While she now writes essays and hosts the morning show on 101.7, Albert has a rich performance past. After majoring in theater and doing improv in college, she joined Second City in Chicago, where she trained, taught and performed sketch comedy for 10 years. Then it was off to Los Angeles, where she performed in commercials, TV and film. “None of my characters had names,” she chuckles. “I was ‘customer,’ ‘nurse,’ ‘receptionist.’ I wanted to be the next Meryl Streep, but I was always cast as the crazy neighbor.” One day, “when I couldn’t see another face lift or hear another conversation about scripts,” she exited LA and came to Bend. Her mother—an occasional (and hilarious) guest on her show—retired here, and Albert wanted to join her. “Now I can’t imagine living anywhere else,” Albert declares.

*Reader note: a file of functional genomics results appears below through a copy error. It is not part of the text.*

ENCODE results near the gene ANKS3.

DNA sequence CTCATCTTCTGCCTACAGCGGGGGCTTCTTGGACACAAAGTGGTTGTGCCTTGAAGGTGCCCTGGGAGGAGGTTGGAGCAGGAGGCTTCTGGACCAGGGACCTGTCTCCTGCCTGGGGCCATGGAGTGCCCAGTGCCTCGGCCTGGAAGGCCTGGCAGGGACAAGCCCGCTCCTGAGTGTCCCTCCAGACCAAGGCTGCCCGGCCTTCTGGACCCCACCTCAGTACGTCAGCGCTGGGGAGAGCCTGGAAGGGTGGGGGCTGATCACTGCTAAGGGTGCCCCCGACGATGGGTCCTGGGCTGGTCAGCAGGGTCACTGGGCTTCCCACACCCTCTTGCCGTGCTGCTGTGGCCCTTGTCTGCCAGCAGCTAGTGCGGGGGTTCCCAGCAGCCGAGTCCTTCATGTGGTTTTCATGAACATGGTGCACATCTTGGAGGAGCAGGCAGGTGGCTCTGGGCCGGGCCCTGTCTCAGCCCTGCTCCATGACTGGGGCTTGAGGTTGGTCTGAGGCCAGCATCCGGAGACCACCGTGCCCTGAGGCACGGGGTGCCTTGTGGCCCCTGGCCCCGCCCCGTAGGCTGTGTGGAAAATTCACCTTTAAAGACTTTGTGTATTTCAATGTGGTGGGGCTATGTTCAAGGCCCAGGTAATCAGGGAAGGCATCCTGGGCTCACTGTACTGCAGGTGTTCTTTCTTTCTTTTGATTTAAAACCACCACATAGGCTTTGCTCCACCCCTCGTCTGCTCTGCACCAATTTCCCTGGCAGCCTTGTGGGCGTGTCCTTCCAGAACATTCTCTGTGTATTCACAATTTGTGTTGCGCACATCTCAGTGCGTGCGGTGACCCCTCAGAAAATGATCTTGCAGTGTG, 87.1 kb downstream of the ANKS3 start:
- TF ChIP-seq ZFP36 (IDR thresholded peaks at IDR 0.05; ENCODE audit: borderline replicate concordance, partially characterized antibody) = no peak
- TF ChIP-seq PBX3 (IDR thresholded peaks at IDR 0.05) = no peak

Albert says she wanted to be on stage from the age of six when her brother put her in one of his high school shows. She admits to reading Erma Bombeck when she was about 10. “‘Unusual’ was a kind word used to describe me as a child,” she admits. She loved Bombeck because she made everyday life funny and interesting. “She gave voice to a lot of women who didn’t have a voice.”

“What I love about women in comedy is you are required to have a point of view and express it,” she adds. “You can’t be funny without having an opinion. That is so powerful for women.”

Albert names Judge Judy, the TV judge, as an inspiration. “Anyone who wears a black robe with a doily on the collar has to be funny,” she muses. She also names a local talent as inspiration: “Chelsea Woodmansee is brilliant; I can’t believe someone hasn’t scooped her up. She’s Bend’s little secret.”

But not for long.

Chelsae Woodmansee